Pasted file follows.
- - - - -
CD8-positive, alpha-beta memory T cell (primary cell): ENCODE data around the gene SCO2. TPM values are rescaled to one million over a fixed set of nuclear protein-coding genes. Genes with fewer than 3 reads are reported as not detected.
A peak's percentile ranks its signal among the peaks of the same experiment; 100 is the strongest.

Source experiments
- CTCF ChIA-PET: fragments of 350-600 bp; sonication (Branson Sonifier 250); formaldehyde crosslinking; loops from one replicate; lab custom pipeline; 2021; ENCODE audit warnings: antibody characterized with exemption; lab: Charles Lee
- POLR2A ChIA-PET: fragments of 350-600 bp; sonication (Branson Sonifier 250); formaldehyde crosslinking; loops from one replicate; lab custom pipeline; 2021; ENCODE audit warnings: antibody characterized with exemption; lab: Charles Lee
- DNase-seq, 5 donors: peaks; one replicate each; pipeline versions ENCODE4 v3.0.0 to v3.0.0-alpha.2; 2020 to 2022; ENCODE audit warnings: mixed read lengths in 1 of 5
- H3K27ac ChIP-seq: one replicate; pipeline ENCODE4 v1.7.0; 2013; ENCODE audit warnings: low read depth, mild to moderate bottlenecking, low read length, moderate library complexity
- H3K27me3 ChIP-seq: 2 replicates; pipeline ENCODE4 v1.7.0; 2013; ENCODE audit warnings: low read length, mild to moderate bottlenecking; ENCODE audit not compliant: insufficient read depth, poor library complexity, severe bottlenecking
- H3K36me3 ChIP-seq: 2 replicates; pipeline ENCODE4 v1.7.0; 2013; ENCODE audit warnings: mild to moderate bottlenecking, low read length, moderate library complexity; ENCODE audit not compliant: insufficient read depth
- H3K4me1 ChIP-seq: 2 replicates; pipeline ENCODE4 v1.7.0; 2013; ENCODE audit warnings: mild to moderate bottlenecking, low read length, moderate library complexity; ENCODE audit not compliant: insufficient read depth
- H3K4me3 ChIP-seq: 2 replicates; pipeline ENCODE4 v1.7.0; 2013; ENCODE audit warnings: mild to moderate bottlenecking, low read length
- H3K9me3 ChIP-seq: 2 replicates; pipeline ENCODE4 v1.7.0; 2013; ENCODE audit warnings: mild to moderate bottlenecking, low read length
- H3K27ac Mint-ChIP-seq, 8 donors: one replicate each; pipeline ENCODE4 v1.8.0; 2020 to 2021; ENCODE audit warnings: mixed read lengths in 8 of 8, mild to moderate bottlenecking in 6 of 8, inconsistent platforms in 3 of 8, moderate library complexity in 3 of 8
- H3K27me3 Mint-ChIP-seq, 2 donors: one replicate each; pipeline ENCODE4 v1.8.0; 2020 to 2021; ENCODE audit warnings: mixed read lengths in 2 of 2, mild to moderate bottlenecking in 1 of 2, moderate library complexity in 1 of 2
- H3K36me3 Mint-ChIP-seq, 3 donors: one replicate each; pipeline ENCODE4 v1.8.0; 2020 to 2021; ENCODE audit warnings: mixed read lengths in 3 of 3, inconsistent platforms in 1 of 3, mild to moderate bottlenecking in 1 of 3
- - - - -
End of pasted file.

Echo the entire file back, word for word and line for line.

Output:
CD8-positive, alpha-beta memory T cell (primary cell): ENCODE data around the gene SCO2. TPM values are rescaled to one million over a fixed set of nuclear protein-coding genes. Genes with fewer than 3 reads are reported as not detected.
A peak's percentile ranks its signal among the peaks of the same experiment; 100 is the strongest.

Source experiments
- CTCF ChIA-PET: fragments of 350-600 bp; sonication (Branson Sonifier 250); formaldehyde crosslinking; loops from one replicate; lab custom pipeline; 2021; ENCODE audit warnings: antibody characterized with exemption; lab: Charles Lee
- POLR2A ChIA-PET: fragments of 350-600 bp; sonication (Branson Sonifier 250); formaldehyde crosslinking; loops from one replicate; lab custom pipeline; 2021; ENCODE audit warnings: antibody characterized with exemption; lab: Charles Lee
- DNase-seq, 5 donors: peaks; one replicate each; pipeline versions ENCODE4 v3.0.0 to v3.0.0-alpha.2; 2020 to 2022; ENCODE audit warnings: mixed read lengths in 1 of 5
- H3K27ac ChIP-seq: one replicate; pipeline ENCODE4 v1.7.0; 2013; ENCODE audit warnings: low read depth, mild to moderate bottlenecking, low read length, moderate library complexity
- H3K27me3 ChIP-seq: 2 replicates; pipeline ENCODE4 v1.7.0; 2013; ENCODE audit warnings: low read length, mild to moderate bottlenecking; ENCODE audit not compliant: insufficient read depth, poor library complexity, severe bottlenecking
- H3K36me3 ChIP-seq: 2 replicates; pipeline ENCODE4 v1.7.0; 2013; ENCODE audit warnings: mild to moderate bottlenecking, low read length, moderate library complexity; ENCODE audit not compliant: insufficient read depth
- H3K4me1 ChIP-seq: 2 replicates; pipeline ENCODE4 v1.7.0; 2013; ENCODE audit warnings: mild to moderate bottlenecking, low read length, moderate library complexity; ENCODE audit not compliant: insufficient read depth
- H3K4me3 ChIP-seq: 2 replicates; pipeline ENCODE4 v1.7.0; 2013; ENCODE audit warnings: mild to moderate bottlenecking, low read length
- H3K9me3 ChIP-seq: 2 replicates; pipeline ENCODE4 v1.7.0; 2013; ENCODE audit warnings: mild to moderate bottlenecking, low read length
- H3K27ac Mint-ChIP-seq, 8 donors: one replicate each; pipeline ENCODE4 v1.8.0; 2020 to 2021; ENCODE audit warnings: mixed read lengths in 8 of 8, mild to moderate bottlenecking in 6 of 8, inconsistent platforms in 3 of 8, moderate library complexity in 3 of 8
- H3K27me3 Mint-ChIP-seq, 2 donors: one replicate each; pipeline ENCODE4 v1.8.0; 2020 to 2021; ENCODE audit warnings: mixed read lengths in 2 of 2, mild to moderate bottlenecking in 1 of 2, moderate library complexity in 1 of 2
- H3K36me3 Mint-ChIP-seq, 3 donors: one replicate each; pipeline ENCODE4 v1.8.0; 2020 to 2021; ENCODE audit warnings: mixed read lengths in 3 of 3, inconsistent platforms in 1 of 3, mild to moderate bottlenecking in 1 of 3